Texas Homeless Network

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The Crucial Role of Social Workers in Ending Homelessness

The Crucial Role of Social Workers in Ending Homelessness

By: Hope Rodgers

March is Social Work Month, a time to honor the dedication and resilience of social workers and the contributions collectively made by the profession. The National Association of Social Workers’ (NASW) theme for Social Work Month 2024 is “Empowering Social Workers! Inspiring Action, Leading Change.” This month, we reflect on and celebrate the critical role social workers have played in working to end homelessness historically and today. 

The roots of modern social work date back to the late 1800s when pioneering social worker Jane Addams led settlement house movements, establishing safe havens for individuals and families experiencing the consequences of urbanization, immigration, and poverty. These early efforts to help address the effects of poverty through community organizing laid the groundwork for social workers and other helping professionals to continue advocating for and creating systems-level change. 

Often referred to as the founding mother of social casework, in 1989 Mary Ellen Richmond was the first to formalize the principles of direct social work practice. These principles were developed in response to Richmond’s findings from her volunteer work as a caseworker, at the time referred to as a “friendly visiting,” where she worked with individuals and families experiencing poverty. Through this work, Richmond founded the theory of Social Diagnosis, or the belief that the type of care a person receives depends on a person’s situation. Further, her research identified “six sources of power available to clients and their social workers,” which later contributed to the development of Systems Theory in the 1970s, a guiding social work theory widely used today in the delivery of homelessness interventions and services that seeks to understand a person’s situation within their environment, and how factors such as relationships, environment, and economic status form a system that influences a person’s behavior.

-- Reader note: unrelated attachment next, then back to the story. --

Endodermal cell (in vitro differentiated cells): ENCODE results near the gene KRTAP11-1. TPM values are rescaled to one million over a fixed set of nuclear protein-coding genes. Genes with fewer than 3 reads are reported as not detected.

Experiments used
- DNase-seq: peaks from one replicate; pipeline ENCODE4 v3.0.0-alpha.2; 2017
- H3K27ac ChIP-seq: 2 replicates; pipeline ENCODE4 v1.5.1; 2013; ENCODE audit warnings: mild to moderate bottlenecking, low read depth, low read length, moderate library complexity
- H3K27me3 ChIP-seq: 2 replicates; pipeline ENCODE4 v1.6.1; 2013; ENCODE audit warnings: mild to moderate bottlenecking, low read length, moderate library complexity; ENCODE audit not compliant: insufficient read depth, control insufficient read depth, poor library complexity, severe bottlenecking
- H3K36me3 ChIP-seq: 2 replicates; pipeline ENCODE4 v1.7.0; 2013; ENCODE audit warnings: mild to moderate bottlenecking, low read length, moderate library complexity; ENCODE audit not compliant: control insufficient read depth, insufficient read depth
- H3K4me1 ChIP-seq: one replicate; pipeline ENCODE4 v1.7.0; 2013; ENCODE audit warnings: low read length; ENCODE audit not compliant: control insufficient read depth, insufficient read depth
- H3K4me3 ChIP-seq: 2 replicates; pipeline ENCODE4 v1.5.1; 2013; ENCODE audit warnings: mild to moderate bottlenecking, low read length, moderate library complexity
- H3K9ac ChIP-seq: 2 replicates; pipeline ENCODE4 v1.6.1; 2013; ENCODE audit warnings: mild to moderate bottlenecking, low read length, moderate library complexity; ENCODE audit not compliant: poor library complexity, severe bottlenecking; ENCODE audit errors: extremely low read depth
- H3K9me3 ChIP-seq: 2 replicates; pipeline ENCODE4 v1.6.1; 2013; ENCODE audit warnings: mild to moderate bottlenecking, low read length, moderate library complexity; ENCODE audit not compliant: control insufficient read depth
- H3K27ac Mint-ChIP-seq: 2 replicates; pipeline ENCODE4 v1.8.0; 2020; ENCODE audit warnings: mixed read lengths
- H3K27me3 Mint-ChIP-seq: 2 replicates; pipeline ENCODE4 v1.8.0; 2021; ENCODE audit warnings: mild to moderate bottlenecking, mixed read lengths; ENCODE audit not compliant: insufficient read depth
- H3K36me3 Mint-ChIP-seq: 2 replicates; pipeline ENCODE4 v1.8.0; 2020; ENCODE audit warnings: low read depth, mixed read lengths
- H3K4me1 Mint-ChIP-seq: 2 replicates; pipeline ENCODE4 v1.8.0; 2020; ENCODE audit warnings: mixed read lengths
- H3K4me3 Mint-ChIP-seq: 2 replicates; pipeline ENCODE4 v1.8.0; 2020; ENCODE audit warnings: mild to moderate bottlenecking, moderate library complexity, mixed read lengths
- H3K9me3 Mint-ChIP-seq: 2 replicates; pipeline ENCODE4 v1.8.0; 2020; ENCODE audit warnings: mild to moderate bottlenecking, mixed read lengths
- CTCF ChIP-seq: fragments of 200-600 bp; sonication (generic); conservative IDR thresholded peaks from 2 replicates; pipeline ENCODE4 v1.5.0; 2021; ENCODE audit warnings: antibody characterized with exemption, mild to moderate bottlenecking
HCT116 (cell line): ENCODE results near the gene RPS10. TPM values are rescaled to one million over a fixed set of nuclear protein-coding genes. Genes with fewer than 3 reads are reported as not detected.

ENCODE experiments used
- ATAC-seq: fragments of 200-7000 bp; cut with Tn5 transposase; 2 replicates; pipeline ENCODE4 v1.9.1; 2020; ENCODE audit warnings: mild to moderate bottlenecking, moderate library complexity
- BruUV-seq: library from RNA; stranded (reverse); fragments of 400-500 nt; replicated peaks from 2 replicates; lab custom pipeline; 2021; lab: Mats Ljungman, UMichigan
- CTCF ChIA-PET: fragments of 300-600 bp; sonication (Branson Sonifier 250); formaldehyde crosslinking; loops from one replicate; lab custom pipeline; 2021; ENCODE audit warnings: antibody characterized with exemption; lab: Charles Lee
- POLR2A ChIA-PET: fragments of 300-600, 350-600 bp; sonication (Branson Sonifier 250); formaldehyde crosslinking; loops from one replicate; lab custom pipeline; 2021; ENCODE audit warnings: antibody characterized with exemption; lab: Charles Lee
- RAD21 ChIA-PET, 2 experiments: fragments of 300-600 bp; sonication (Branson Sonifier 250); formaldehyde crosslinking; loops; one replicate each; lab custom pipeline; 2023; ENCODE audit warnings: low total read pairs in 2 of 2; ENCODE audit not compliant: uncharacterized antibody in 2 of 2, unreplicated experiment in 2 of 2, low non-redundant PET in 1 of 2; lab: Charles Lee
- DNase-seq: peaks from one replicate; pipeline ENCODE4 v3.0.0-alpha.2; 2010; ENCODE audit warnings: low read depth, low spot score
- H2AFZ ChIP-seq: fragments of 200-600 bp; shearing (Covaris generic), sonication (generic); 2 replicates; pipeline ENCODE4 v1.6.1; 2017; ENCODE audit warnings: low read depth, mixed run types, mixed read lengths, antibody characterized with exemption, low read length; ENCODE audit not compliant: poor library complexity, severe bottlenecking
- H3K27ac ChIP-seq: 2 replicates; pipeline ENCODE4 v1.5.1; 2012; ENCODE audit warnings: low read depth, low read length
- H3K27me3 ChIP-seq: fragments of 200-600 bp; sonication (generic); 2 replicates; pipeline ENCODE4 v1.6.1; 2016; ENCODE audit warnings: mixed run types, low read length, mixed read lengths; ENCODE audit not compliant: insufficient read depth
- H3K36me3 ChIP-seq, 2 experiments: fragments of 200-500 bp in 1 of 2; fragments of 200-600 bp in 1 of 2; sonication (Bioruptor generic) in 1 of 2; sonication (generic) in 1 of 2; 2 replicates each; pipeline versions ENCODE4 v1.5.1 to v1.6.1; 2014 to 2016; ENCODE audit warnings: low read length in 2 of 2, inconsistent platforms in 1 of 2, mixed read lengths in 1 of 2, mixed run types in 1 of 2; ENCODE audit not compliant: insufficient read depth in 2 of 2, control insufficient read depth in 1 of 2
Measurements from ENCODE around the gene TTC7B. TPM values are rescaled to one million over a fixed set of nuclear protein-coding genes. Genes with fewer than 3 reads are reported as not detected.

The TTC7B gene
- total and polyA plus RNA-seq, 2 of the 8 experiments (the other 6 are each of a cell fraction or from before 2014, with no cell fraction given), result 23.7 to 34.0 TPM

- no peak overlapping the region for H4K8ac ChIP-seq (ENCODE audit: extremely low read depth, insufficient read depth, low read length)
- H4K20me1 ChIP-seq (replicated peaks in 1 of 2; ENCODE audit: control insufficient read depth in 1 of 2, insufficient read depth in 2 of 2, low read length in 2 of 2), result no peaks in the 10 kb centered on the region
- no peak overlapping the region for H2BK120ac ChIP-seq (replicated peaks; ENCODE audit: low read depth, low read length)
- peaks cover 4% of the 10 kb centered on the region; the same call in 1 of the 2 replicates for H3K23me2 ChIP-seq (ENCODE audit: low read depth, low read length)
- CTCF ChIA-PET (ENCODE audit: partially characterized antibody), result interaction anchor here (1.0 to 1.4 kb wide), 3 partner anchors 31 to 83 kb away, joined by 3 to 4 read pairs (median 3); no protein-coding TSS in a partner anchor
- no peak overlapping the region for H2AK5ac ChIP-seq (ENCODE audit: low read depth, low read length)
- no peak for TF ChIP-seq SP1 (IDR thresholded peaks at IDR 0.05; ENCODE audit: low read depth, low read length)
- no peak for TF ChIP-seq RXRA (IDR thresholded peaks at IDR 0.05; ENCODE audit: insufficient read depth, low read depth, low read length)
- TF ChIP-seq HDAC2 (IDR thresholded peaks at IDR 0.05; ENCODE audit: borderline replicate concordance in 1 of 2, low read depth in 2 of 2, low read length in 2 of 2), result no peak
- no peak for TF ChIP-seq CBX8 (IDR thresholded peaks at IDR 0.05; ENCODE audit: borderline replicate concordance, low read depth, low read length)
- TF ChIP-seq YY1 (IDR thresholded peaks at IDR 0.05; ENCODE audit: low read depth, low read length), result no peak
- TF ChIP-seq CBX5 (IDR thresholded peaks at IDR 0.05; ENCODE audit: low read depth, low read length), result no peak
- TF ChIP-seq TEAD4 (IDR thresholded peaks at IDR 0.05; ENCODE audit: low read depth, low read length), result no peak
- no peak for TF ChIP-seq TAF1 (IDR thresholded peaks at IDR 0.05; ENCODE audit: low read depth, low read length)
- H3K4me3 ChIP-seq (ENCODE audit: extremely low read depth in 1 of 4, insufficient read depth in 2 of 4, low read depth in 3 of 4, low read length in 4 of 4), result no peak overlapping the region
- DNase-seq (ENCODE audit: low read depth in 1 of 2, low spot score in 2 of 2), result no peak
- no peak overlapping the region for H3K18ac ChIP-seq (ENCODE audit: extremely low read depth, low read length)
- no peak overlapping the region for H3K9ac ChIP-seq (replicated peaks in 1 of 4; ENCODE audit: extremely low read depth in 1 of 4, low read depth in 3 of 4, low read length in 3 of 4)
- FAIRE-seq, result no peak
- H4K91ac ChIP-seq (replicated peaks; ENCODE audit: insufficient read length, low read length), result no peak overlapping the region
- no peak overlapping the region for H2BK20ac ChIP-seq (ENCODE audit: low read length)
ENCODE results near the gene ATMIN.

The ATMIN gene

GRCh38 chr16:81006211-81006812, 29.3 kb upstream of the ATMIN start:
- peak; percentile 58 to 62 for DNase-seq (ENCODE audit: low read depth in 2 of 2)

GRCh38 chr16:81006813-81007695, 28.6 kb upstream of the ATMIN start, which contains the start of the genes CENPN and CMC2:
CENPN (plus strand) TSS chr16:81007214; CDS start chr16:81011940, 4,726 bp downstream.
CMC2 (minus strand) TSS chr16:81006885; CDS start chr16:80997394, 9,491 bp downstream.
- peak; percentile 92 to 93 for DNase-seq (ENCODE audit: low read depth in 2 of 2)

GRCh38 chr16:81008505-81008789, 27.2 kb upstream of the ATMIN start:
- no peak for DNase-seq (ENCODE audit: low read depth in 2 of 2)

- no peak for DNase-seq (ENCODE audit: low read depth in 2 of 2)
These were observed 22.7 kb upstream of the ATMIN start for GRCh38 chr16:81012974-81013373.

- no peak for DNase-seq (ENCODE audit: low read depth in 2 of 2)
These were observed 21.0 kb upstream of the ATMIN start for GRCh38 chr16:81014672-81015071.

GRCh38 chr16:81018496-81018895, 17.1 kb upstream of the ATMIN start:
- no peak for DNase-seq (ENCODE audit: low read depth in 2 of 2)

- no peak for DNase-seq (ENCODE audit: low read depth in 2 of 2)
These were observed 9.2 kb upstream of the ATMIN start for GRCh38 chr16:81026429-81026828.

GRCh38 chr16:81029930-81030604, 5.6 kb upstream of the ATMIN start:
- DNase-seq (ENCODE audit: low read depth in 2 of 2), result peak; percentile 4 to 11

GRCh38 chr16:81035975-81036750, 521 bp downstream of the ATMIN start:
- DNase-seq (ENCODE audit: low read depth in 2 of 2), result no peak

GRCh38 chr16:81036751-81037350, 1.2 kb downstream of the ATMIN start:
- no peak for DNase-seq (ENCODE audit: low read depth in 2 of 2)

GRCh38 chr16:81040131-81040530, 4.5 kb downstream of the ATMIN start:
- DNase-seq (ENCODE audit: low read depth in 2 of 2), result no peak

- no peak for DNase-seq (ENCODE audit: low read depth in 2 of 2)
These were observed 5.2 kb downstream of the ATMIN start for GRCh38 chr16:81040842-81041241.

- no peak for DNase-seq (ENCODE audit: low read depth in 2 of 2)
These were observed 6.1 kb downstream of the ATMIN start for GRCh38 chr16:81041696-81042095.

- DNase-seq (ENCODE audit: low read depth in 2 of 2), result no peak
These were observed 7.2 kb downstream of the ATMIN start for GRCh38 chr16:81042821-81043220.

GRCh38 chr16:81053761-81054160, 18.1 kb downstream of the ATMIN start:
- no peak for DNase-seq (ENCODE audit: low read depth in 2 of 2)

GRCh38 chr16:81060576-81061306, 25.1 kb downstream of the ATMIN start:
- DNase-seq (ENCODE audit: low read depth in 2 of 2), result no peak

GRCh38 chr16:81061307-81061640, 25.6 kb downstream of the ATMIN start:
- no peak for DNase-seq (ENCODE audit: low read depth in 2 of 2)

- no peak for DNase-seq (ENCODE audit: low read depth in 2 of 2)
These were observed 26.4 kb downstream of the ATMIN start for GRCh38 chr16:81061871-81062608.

The work of Addams, Richmond, and other social work pioneers created a path for today’s social workers and other helping professionals to continue working to end homelessness and overcome systemic inequities. Through direct-service roles such as street outreach workers, case managers, and housing navigators, social workers within the homeless response system equip individuals with the tools and resources needed to rebuild their lives. Further, through systems-level or macro work, social workers confront policies that exacerbate homelessness, analyze and address system improvement, and lead initiatives and programs that create equitable housing and homelessness interventions. Social workers, like many helping professionals, are often drawn to the profession because of their lived experience overcoming adversity. As a result, many social workers are uniquely positioned to advocate for a lasting change that integrates their own voice alongside the experiences of their clients, communities, or systems served. At all levels of practice, social workers elevate the voices and experiences of our unhoused neighbors and other marginalized and oppressed populations to create a more just, equitable, and inclusive society.

This Social Work Month, we celebrate Texas Homeless Network staff who are social workers, hold a degree in social work, or are working towards a degree in social work:

        • Kraig Blaize-Fiero, CoC Programs Coordinator
        • Sam, LMSW, Director of Development & Communications
        • Katie Good, Coordinated Entry Lead
        • Kyra Henderson, Director of Systems Change
        • Jordan Hulin, Systems Change Coordinator
        • Hope Rodgers, LMSW, CoC Performance Manager
        • Billy Streu, LMSW, CFSW, Planning & Engagement Coordinator
        • Mary Rychlik Stahlke, LMSW, Director of Engagement
        • Jim Ward, Director of Planning

As we work with communities throughout Texas to make homelessness rare, brief, and nonrecurring, we recognize and praise the invaluable contributions of social workers and aspiring social workers in the field. Empowered by the early efforts of activists that led to today’s social work profession, we celebrate those currently working to end homelessness who are inspiring action and leading change.


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The Crucial Role of Social Workers in Ending Homelessness
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